Hollis Hills pizzeria serves upper-crust pies

Michael Durante holds a framed news photograph of his father, Sal, and the home run ball hit by Roger Maris that he caught. Photo by Joe Anuta
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For more than a decade, a Hollis Hills pizzeria has been serving meals that are affordable and decidedly gourmet — and they come by the slice.

La Tavola Nonno’s, on the corner of Springfield Boulevard and Union Turnpike, has perfected the art of gourmet pizza, according to Michael Durante, whose father Sal first opened the restaurant 11 years ago.

And their ingredients for success are no secret: freshness and quality.

“For example, I’d rather have you wait for 10 minutes for a chicken sandwich,” Durante said. “You might get angry in the store, but then you get home and you say, ‘Wow.’”

The “wow” factor comes from the chicken, which never sits in a freezer or prepackaged bag, only in a marinade.

The chicken marsala pizza — a deep-dish crust topped with fresh mozzarella and fresh chicken and mushrooms cooked in a delicate marsala wine sauce — is like five-star dining packed into three corners.

Durante also takes great pride in the freshness of what is known as grandma’s pizza, a simple tomato, garlic, cheese, olive oil and basil pie that many establishments put forth as a badge of quality.

Because the pie is so simple, it requires balance and finesse to become exceptional, and Durante would put a slice of his grandmother’s pizza up against any other restaurant in the city, including famed Umberto’s in New Hyde Park, which notably delivered pizzas via airplane to the New York Giants before the Super Bowl in Indianapolis earlier this year.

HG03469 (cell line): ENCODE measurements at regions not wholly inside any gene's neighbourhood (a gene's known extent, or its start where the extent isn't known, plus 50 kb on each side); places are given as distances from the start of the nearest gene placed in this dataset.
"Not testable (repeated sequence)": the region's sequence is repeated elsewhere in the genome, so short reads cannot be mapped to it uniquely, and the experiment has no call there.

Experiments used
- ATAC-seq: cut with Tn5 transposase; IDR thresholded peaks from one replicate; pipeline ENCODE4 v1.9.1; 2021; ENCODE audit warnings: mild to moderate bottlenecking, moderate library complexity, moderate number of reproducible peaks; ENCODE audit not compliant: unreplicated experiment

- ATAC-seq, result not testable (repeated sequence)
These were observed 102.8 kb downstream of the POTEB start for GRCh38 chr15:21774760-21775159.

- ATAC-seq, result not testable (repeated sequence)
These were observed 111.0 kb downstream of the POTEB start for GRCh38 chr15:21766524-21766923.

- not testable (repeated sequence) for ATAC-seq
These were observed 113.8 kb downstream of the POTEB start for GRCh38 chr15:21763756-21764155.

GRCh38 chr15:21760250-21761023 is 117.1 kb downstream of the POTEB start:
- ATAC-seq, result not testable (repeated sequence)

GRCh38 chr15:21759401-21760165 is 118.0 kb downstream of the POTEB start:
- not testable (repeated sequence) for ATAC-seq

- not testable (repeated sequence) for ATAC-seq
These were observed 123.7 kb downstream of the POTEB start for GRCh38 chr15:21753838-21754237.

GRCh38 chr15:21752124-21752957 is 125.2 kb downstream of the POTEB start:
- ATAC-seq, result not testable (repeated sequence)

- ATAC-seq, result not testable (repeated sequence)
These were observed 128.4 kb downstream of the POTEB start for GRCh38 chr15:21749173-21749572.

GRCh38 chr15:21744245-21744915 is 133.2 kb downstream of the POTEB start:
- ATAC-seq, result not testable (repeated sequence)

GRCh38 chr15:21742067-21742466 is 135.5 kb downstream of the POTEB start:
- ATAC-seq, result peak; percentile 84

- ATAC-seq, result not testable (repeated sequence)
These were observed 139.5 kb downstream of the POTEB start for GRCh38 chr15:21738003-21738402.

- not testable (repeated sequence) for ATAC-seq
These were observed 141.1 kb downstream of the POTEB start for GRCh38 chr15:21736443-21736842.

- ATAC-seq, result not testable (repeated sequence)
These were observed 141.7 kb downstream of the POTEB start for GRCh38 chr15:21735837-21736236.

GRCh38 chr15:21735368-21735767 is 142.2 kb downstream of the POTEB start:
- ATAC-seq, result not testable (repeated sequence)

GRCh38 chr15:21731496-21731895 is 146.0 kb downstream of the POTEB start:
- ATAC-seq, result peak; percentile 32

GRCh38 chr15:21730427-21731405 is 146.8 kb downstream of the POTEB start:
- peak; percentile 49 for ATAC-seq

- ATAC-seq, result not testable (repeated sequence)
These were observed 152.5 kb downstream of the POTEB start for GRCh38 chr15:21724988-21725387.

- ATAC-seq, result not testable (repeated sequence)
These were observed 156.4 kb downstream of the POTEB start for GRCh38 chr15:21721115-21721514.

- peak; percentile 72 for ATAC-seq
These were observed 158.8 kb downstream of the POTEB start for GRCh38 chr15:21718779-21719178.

Every pizzeria has a story behind its grandma’s pizza, and Durante is no different.

He likes to tell people that the crust is thin because his grandmother, who came to America from Italy, had to feed a lot of mouths with a limited amount of dough. There is a small amount of cheese and garlic for the same reasons.

But the fresh tomatoes, which give the pie a smell that has likely enticed many a passerby, are abundant because that is what his grandmother had in the house.

Durante’s grandmother is also what inspired him and his father to start putting dishes normally eaten with pasta onto a slice. Hungry patrons can get chicken parmesan, Mediterranean- or vodka sauce-based toppings that seem to fit so naturally on the slice that one might wonder why anyone bothered with noodles to begin with.

But that does not mean Nonno’s shies away from pasta dishes.

The eatery has a full menu every day and serves veal dishes and seafood specials according to whatever fish he finds in the market.

On Tuesday nights, he sells pies for $8.75. He knows they are a hit because city Sanitation Department workers who come in for a snack complain about all the Nonno’s pizza boxes they have to pick up Wednesday morning.

“We’re a little place with a big taste,” he said.

And every meal comes with a little bit of history.

On Oct. 1, 1961, Durante’s father Sal was at a New York Yankees game with his future wife. During the fourth inning, slugger Roger Maris stepped up to the plate and belted the ball over the fence, breaking the longtime, 60-home run record set by Babe Ruth.

As the ball descended into the crowd, Sal Durante quickly shoved the cigarette he was smoking into his mouth and jumped onto his seat. A picture of him nabbing the ball, which now sits in the Baseball Hall of Fame, was immortalized in the Daily News and started a lifelong relationship between Durante’s father and the Yankees, and the pictures are on the wall to prove it.

Maris gave the happy couple a gravy boat for their wedding present.

Reach reporter Joe Anuta by e-mail at or by phone at 718-260-4566.

Posted 12:56 am, March 15, 2012
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